In a new report, Default payment methods, by Deloitte, it notes how consumers pay for things has always kept pace with new technologies. But the recent growth of digital commerce is transforming consumer payments like never before.
In particular, a consumer behavior dynamic called “default payments”—payments made with credit card, debit card, and bank account details that have been stored for ongoing and future transactions—is taking root in unexpected ways.
Although it only accounts for 8% of retail sales today, e-commerce is growing at a faster clip than other channels, and is expected to reach $0.5 trillion by 2018.
The growth of mobile commerce is even more impressive, forecast to almost double by 2020, reaching $242 billion.
This growth in digital commerce, along with the shift to digital payments, is influencing how consumers pay for what they buy.
Deloitte believe this trend can have a significant impact on card issuers and retailers alike. To better understand this default payment behavior, the Deloitte Center for Financial Services conducted a novel study that drew results from two primary research efforts.
First, it deployed a “mobile diary” that tracked nearly 31,000 payment transactions over a one-month period, followed by a 3,000-respondent survey, which queried respondents on their perceptions, decision making, and future payment behaviors.
With the results of our mobile diary and survey, it answered three fundamental questions:
- Where are consumers most likely to use default payment options—and are there ways in which
issuers can participate in these marketplaces?
- Which type of default payment option is preferred, and what causes this preference to shift?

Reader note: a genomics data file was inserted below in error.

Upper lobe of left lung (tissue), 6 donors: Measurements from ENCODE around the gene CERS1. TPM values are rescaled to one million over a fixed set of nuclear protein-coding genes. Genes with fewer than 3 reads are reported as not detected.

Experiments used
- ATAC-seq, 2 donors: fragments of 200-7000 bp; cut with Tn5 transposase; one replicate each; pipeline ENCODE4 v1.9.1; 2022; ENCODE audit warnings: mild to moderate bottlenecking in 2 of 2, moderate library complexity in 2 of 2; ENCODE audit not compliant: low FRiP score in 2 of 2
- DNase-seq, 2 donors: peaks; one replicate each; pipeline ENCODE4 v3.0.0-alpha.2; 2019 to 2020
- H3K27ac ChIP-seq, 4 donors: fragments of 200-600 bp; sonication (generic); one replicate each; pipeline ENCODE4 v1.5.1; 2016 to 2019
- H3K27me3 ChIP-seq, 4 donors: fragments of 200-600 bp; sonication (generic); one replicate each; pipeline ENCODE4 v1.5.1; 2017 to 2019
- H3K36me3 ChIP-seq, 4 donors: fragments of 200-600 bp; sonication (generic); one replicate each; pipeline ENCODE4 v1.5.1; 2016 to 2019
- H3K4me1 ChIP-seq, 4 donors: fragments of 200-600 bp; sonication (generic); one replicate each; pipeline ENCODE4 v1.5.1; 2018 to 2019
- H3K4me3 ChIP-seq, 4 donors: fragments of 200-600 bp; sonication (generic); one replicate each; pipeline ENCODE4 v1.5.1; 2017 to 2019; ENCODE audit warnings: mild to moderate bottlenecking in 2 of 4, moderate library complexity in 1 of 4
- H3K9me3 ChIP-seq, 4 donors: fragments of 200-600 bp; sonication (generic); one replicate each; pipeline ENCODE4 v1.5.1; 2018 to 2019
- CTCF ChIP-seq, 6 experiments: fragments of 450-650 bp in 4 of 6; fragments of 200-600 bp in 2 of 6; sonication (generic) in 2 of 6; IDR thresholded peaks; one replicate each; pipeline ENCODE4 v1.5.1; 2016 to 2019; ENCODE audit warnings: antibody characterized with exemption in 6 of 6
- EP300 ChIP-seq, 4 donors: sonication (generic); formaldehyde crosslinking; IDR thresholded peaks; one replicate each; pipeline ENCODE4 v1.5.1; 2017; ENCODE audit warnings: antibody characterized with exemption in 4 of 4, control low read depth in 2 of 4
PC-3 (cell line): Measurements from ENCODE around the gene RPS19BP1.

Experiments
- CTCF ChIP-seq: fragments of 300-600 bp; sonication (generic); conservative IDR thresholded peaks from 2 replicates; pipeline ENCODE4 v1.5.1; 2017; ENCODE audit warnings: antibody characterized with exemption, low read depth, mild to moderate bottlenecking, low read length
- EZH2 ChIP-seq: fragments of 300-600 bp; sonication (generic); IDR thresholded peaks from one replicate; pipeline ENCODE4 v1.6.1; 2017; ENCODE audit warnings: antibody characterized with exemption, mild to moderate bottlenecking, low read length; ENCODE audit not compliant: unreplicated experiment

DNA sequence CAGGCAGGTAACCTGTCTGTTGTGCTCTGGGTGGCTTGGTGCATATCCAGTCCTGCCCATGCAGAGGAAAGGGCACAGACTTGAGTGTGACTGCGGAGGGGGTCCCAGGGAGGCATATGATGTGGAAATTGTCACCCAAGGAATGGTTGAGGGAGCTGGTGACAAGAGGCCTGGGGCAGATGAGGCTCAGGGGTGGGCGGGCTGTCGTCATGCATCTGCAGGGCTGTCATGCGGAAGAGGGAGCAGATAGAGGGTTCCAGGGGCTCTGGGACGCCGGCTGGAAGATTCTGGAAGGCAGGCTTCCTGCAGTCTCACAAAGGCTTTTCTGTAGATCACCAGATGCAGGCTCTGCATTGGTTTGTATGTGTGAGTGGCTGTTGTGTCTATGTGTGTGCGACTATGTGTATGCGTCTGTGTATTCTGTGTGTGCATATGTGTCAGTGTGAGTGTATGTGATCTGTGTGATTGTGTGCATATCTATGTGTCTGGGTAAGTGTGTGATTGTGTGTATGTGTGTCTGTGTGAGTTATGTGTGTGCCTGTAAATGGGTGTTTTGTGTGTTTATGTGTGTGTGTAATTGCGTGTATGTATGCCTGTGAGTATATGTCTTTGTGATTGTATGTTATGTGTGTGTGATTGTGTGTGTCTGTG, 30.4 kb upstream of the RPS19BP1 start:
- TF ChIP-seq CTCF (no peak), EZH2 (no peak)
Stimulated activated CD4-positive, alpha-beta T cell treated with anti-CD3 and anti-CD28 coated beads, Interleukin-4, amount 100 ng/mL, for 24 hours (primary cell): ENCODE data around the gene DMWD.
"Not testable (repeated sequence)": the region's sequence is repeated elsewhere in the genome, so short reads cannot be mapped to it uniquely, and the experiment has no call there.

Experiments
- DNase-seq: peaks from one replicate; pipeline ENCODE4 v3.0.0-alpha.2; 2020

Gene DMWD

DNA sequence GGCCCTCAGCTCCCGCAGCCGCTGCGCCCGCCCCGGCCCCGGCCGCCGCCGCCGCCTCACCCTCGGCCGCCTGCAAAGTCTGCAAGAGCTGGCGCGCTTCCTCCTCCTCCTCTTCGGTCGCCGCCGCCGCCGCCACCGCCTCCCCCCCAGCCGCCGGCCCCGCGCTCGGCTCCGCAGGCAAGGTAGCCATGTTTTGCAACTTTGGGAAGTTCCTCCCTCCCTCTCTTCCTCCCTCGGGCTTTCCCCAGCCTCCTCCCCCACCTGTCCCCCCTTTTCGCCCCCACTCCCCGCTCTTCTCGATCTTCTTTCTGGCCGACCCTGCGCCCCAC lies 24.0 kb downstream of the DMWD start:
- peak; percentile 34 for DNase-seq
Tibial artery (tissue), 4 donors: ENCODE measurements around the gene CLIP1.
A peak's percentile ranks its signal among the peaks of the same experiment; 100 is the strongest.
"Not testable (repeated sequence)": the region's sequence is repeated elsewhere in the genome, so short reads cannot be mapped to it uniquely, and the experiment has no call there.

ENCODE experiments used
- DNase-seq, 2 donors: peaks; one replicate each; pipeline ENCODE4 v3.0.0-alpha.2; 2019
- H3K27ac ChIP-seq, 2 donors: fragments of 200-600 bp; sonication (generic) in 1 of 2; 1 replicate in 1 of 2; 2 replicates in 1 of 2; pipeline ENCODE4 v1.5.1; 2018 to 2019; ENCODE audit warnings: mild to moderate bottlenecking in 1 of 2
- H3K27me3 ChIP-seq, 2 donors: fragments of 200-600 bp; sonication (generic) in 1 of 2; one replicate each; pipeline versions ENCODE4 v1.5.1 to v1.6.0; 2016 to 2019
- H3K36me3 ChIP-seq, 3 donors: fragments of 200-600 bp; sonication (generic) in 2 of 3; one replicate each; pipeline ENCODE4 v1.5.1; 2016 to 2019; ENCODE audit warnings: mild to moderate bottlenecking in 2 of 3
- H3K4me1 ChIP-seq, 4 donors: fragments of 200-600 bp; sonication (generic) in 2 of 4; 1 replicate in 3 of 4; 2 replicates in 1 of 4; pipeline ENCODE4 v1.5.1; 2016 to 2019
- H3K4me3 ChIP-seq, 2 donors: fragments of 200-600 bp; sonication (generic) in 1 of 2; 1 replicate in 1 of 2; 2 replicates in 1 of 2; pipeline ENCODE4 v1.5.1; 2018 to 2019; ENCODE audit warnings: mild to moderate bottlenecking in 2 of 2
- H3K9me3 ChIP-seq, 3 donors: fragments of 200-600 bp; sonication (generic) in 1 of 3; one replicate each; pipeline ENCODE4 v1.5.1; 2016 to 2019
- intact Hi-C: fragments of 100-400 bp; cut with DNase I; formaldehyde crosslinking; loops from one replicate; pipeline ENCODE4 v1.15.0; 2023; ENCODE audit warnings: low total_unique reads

- Who is most likely to embrace default payments, and why?
Broadly, the study confirmed that default payments are already the dominant mode of payment in digital transactions, used extensively in online shopping, with mobile apps, and with mobile wallets at the physical point-of-sale (PoS) terminal.
Mobile diary participants made 84%of their digital payments using default payment options. Deloitte consider default payments behavior as both an opportunity and a threat to incumbent payment providers.
Not every card that a consumer holds is destined to be a default payment choice. The default payment users in our survey confirmed this, as they reported owning an average of 2.8 credit cards, but used only one credit card on average as their default payment option on online marketplace websites.
Hence, the opportunity for card issuers is that once they establish their cards as default payments in a “digital wallet,” they compete with a smaller pool of cards, and their cards have a higher probability of being used.
Of course, those who are left out of these “digital wallets” may lose market share; however, the study also reveals that, at least in the foreseeable future, there are still opportunities to acquire customers for default payments.
As such, Deloitte expect heated competition to win the top of customers’ digital wallet position. If customers end up paying with one default payment instrument more often than others, the implications on payment provider incumbents may be significant.
Thus, not only must incumbents secure a default payment position, but they must also compete to be the customers’ preferred payment choice. To win the top-of-digital-wallet position, card issuers will likely have to employ creative strategies to influence consumer behavior.
In particular, partnerships between card issuers and retailers will likely increase, and new value exchanges among all transactional parties may have to be forged.
Download the REPORT here
The post The growing phenomenon of default payments for digital transactions appeared first on Payments Cards & Mobile.